In each case on which the government relies, there was a transaction that the taxpayer wanted to complete. In each, the taxpayer did complete the transaction. In each, in order to avoid tax, the transaction was cast in a form that would avoid the tax, but the reality remained the same. The change in form was just that, and nothing more.
In the case at bar, the taxpayer would have liked to acquire its own notes, but decided not to do so because of the tax that would be incurred. But what happened thereafter was not done by the taxpayer, but by others, both in form and in substance. We know of no case that imposes a tax on a taxpayer because it elected not to enter into a taxable transaction.
In contrast to Lynch, in Gensinger v. Commissioner of Internal Revenue, 9 Cir., 1953, 208 F.2d 576, this court did not attribute gain to a corporation where a distribution in kind occurred without any selling activity by the corporation after the distribution had been made. Tax avoidance was just as much a motive in Gensinger as in Lynch; in each case the reality of the transaction determined its tax consequences. In Gensinger, the transaction was real; in Lynch, it was not. See also Twin Oaks Co. v. Commissioner of Internal Revenue, 9 Cir., 1950, 183 F.2d 385, 24 A.L.R.2d 466. Cf. B. Bittker & J. Eustice, supra, § 5.21, at 182-83; Scott, Taxation of Corporate Distributions in Kind, 12 Stan.L.Rev. 529, 543 & n. 60 (1960).
2. Section 269(a) does not apply.
The section 269(a) issue remains. Section 269(a) provides that if any person or persons acquire control of a corporation, "and the principal purpose for which such acquisition was made is evasion or avoidance of Federal income tax by securing the benefit of a deduction, credit, or other allowance which such person * * * would not otherwise enjoy," then the Secretary may disallow it. (Emphasis added.) The evident Congressional purpose in enacting the predecessor to section 269(a), section 129(a) of the Internal Revenue Code of 1939, was to prevent the "practice of corporations with large excess profits * * * acquiring corporations with current, past, or prospective losses or deductions * * * for the purpose of reducing income and excess profits taxes." S.Rep. No. 627, 78th Cong., 1st Sess., at 58 (1944). As the district court pointed out, technically a "deduction, credit, or other allowance" actually is in dispute here through the form of the operating loss carryover claimed by New Harris for the two tax years in question. Obviously, the operating losses would not be available in 1960 and 1961 as carryovers from 1957 if they were absorbed by income for 1957.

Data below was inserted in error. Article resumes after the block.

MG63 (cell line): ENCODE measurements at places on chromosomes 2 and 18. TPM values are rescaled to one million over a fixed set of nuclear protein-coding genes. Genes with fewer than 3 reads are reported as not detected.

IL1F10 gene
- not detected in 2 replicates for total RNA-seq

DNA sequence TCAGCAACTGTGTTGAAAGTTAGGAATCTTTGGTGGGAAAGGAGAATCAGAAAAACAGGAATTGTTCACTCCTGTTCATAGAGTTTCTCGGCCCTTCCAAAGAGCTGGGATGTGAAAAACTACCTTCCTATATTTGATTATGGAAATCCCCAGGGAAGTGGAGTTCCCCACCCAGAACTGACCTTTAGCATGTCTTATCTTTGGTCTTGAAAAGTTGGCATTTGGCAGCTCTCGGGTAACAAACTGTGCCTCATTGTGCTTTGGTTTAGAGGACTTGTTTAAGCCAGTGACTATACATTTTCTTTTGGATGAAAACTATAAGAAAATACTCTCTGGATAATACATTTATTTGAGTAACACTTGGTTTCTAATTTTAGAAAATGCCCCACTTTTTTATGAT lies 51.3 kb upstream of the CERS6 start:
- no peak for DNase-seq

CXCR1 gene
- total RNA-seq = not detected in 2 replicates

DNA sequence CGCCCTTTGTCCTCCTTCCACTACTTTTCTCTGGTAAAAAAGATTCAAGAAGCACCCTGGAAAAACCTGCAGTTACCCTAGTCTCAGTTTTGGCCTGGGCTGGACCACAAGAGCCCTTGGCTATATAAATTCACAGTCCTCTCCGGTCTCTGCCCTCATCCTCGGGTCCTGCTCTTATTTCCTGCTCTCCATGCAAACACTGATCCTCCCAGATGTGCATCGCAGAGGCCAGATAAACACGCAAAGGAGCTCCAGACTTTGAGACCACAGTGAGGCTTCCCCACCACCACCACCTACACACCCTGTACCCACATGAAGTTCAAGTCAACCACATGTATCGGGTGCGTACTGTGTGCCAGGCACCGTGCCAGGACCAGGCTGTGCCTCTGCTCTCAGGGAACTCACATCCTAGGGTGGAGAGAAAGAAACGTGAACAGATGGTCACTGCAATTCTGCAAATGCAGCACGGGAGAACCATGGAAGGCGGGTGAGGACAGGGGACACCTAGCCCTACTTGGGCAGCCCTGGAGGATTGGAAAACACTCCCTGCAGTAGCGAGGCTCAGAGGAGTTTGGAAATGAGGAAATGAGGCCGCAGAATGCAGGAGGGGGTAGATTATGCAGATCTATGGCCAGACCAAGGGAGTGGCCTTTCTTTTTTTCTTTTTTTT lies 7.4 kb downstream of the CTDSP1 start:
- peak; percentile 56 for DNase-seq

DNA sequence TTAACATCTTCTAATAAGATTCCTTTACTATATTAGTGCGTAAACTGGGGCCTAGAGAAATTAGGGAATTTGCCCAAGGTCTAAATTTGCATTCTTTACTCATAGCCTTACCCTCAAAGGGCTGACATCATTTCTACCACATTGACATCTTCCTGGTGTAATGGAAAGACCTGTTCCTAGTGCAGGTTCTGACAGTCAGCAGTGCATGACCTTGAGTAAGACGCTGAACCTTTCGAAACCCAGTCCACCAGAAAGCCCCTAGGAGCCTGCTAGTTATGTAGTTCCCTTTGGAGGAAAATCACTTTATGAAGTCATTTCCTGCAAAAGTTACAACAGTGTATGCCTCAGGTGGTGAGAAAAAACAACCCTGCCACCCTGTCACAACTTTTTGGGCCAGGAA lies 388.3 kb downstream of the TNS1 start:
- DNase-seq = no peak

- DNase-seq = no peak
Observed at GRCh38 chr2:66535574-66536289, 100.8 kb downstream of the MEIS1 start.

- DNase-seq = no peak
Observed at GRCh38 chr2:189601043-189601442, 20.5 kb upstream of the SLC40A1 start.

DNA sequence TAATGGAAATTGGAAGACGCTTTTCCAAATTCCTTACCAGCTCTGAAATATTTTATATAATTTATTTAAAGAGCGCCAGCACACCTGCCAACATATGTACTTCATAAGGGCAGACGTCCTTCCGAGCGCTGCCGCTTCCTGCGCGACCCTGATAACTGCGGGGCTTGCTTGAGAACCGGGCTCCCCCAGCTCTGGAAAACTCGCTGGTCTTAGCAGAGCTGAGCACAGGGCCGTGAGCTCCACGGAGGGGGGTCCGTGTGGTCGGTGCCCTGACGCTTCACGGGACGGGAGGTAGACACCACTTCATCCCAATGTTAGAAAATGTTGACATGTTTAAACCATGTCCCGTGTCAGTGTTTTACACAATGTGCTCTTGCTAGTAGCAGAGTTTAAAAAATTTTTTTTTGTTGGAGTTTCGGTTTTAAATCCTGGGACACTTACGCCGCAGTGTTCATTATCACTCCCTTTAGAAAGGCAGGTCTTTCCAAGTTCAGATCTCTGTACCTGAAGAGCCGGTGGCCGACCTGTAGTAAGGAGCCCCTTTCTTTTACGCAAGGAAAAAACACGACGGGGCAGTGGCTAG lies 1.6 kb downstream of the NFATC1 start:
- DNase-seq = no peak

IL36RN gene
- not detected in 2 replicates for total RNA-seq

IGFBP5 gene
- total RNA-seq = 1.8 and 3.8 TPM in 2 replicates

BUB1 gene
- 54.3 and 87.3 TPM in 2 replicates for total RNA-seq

The statute simply does not apply to this case. The taxpayer's losses arose from its regular business, and are totally unrelated to the transaction here under attack. The essence of the government's case is an attempt to increase the taxable income of the taxpayer for 1957. It has no effect at all on the amount or propriety of the deductions, the validity of which is conceded. It is mere happenstance that, if the taxpayer's income for 1957 were increased, the deductions would be absorbed in that year and so could not be carried forward to 1960 and 1961. The taxpayer is nevertheless entitled to them, in full, in an appropriate year, whatever be the result of this case. In comparable circumstances, the Tax Court has held that section 269 is inapplicable. See John F. Nutt, 1962, 39 T.C. 231, 250, remanded on other grounds, 9 Cir., 1965, 351 F.2d 452. See also Bijou Park Properties, Inc., 1966, 47 T.C. 207, 214; Sam Siegel, 1966, 45 T.C. 566, 578. We agree with the Tax Court.
The judgment is reversed and the matter is remanded with instructions to enter judgment for the appellant.
JAMES M. CARTER, Circuit Judge (dissenting):
The trial court's findings of fact, conclusions of law and judgment, and its opinion in 272 F.Supp. 888 correctly disposed of the case.
The judgment should be affirmed.